Tuesday, March 13, 2012

Movie Review: “Melancholia” by Nathan Hinds



“Melancholia” is a 2011 release, directed by Lars Von Trier. It stars Kirsten Dunst, Kiefer Sutherland, Charlotte Gainsbourg, and Alexander Skarsgard. The film
 was released yesterday on DVD.  

Very beautifully shot, and very surreal, the film takes a look at the effects of severe depression, and the destruction that it causes. On top of all that is going on, a rogue planet named Melancholia, may be on a collision course with the Earth. I’ll say right now, this film IS NOT for the casual movie watcher.


Read more after the jump, and for a second take on this film, you can also check out Andy Schopp’s review here.


I'll start with the parts that I liked. The film looked absolutely amazing, and I'm not even talking about all of the dream-sequence shots at the beginning. That was all good, but the real locations are what really stood out to me. There was something about the location of were they were shooting and the lighting used that really stood out to me - the scenes at night were some of the most beautiful I've ever seen. I would love to have stills of that place.

It's hard to describe how I felt about the characters. Everyone did a great job, it's just hard for me to imagine all of those characters gathering for a party. You have all of the characters who actually spoke in the film, and everyone of them had issues; but then there are all those people in the background that are just there having a good time. They are oblivious to all the stuff that is going on with the main characters. I don't know, I just kept thinking 'how are all these people even acquainted?'.

The problem with this film is that the watchability is so low. Despite looking beautiful, its main characters are so difficult to watch. The theme of the movie is obviously depression. The problem is that I am not very sympathetic towards people with depression, mainly their habit of blaming all of their actions on their depression. That was always going to keep me from any sort of connection to the characters or plot. With Dunst’s character specifically, I refuse to chalk up all of her issues to depression. I'm sure she is really depressed, but she is also just a bad person. The fact that she ever got Skarsgard's character, or anyone to marry her for that matter, is hard to believe. And I refuse to believe that her depression made her screw a random guy she met on her wedding night. Basically, I didn't dislike her character, I hated her. But the character I felt the worst for was Kiefer Sutherland's character. The fact that he put up with all of that crap from his sister-in-law, then had to deal with the fact that he was wrong about the world not ending was tough. I felt so bad for him.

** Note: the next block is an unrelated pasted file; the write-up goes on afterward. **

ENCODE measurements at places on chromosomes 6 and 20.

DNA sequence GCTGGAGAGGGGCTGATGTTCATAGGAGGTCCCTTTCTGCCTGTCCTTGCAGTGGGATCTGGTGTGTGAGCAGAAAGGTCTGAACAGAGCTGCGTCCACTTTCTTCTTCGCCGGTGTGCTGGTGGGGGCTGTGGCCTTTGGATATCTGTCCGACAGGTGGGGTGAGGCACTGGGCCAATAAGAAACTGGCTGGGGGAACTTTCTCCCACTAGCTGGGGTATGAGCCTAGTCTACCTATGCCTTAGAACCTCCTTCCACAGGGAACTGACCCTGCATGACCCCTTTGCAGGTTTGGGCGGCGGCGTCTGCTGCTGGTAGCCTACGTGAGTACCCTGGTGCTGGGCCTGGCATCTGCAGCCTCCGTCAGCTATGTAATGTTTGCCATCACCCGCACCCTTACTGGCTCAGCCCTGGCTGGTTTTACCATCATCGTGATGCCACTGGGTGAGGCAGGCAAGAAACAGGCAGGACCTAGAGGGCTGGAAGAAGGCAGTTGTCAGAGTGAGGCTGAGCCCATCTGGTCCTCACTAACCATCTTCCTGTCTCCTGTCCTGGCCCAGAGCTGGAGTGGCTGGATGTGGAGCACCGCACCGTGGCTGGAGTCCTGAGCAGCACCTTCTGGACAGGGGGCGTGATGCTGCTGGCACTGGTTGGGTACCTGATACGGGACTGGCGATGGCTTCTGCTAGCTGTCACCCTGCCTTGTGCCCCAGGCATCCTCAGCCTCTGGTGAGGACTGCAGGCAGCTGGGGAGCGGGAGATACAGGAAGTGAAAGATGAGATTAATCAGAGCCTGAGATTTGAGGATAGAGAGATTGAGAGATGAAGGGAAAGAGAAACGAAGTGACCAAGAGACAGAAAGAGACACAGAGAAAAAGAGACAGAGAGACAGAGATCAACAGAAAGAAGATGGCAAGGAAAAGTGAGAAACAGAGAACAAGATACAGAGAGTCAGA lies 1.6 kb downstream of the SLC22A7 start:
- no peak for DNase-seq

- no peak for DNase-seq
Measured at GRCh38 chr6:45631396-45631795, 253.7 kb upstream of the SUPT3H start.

*SPOILER ALERT* IF YOU HAVEN’T SEEN THE MOVIE, DON’T READ THE NEXT PARAGRAPH.

I hated that his character committed suicide, and I thought it was a cheap attempt at an emotional moment by Von Trier. If he knows he's going to die, why would he kill himself? I hate that he turned Kiefer's character into a coward. Oh yeah, I don't have any sympathy for people who commit suicide either..

So I guess I'll try and give an overall assessment now. I don’t think the film is flawless, not when the watchability is so low. I think that always has to be a factor in judging a film as a whole. But from a technical standpoint, or even an artistic standpoint, I think it was flawless. I feel like it is a movie that would benefit from being watched multiple times, the problem is that I don’t know that I will ever have a desire to do so.